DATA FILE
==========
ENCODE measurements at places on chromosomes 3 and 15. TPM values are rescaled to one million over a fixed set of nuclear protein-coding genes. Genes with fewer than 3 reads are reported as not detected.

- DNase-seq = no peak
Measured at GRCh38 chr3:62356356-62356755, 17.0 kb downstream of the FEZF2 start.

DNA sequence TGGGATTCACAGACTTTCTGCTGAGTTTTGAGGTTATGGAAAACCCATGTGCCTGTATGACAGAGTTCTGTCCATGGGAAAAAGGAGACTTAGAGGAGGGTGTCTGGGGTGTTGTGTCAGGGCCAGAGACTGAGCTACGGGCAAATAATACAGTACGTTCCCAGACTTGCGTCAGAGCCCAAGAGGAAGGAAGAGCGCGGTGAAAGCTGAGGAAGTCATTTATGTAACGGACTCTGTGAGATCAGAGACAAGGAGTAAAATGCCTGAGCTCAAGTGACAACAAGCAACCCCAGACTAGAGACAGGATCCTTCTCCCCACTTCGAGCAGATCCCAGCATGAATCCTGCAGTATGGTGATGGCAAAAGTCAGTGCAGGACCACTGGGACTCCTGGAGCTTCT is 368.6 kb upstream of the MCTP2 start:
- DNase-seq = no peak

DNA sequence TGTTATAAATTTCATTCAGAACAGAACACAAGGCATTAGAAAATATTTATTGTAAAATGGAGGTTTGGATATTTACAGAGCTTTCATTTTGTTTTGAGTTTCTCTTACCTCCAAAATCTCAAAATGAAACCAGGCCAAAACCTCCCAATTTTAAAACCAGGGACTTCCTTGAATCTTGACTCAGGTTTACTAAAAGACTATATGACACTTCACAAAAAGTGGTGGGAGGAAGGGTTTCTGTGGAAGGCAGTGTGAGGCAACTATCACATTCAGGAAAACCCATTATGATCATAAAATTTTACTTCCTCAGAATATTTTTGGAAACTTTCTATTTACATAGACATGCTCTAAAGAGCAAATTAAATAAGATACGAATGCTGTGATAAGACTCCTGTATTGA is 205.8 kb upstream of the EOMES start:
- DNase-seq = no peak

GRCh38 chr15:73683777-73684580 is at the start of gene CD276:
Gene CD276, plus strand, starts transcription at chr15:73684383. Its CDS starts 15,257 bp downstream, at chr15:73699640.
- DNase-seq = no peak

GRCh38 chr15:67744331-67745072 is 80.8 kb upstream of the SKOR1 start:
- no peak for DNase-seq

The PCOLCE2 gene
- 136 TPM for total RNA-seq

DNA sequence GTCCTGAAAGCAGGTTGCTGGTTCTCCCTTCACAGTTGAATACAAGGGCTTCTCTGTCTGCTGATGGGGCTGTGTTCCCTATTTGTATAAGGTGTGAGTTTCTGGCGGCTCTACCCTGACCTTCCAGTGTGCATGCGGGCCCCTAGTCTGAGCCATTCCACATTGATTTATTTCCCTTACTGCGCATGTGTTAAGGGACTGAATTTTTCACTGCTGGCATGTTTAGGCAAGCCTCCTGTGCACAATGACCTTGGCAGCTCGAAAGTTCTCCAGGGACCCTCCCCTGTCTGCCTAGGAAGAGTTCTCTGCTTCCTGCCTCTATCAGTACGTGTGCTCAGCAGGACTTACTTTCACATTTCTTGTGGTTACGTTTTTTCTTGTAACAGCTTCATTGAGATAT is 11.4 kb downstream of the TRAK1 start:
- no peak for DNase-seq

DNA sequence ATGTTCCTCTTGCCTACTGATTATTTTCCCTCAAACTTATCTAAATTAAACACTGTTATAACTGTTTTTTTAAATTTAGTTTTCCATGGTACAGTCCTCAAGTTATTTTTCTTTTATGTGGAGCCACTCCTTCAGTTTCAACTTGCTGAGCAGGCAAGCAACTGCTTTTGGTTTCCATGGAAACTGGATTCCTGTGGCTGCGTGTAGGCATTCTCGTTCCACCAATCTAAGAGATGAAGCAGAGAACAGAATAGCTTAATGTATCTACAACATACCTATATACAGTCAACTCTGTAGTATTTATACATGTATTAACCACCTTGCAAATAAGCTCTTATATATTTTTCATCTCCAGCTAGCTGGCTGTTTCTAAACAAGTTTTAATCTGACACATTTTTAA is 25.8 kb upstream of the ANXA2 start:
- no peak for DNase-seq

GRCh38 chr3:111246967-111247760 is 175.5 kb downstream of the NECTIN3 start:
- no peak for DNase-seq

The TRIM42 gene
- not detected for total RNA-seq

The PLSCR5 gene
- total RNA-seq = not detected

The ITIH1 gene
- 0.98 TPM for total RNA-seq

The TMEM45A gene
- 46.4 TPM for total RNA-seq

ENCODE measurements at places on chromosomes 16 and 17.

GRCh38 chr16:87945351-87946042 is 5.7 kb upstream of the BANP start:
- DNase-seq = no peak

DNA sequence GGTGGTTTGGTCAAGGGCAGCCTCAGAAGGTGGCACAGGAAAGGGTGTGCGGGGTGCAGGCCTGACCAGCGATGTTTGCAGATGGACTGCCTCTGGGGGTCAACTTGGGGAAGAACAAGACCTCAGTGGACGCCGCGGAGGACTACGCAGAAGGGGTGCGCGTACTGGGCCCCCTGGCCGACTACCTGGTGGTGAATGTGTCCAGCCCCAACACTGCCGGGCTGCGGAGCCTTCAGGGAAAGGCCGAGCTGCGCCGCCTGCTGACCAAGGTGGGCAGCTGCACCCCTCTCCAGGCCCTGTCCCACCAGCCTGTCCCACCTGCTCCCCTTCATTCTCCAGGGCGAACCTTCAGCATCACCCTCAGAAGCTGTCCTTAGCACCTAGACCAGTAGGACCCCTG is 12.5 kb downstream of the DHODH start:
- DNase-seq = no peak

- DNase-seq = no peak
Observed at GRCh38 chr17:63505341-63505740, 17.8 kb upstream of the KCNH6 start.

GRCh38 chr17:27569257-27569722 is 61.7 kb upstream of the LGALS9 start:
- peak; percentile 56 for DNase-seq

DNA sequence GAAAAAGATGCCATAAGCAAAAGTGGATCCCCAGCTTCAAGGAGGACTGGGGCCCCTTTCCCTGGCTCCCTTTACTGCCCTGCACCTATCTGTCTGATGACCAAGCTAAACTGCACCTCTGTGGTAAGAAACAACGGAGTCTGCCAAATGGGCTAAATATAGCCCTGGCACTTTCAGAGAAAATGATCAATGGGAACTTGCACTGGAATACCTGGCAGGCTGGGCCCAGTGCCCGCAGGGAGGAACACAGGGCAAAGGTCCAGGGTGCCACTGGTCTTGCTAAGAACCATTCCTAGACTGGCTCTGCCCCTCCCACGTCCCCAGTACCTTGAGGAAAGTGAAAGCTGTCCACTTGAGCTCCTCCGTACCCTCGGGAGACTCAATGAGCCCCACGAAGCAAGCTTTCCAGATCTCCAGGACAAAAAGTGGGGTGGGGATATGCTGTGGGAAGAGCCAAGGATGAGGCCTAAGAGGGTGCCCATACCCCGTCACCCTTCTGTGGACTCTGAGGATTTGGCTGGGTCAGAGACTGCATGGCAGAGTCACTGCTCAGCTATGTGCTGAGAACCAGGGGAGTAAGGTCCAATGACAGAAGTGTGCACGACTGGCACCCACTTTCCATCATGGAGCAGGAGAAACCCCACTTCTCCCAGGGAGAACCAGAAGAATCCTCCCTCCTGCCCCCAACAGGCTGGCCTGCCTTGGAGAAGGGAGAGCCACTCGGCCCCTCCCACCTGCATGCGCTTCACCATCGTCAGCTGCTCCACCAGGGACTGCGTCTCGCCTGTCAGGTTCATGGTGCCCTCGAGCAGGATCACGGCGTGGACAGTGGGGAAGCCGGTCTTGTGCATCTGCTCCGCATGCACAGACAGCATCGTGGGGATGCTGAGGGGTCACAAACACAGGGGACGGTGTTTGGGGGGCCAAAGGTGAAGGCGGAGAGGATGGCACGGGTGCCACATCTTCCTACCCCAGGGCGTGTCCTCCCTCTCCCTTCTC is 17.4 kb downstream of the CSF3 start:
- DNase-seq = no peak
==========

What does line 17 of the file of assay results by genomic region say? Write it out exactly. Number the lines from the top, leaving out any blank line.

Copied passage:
DNA sequence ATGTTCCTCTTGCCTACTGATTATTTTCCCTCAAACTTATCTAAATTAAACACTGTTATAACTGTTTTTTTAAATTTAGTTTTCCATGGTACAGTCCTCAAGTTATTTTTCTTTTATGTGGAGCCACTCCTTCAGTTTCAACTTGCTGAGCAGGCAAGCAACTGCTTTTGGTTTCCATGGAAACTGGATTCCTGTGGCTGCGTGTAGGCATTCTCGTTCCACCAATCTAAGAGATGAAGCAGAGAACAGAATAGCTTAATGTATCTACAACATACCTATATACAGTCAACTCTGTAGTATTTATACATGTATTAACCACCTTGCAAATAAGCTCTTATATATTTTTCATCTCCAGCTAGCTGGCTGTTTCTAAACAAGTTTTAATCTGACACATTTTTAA is 25.8 kb upstream of the ANXA2 start: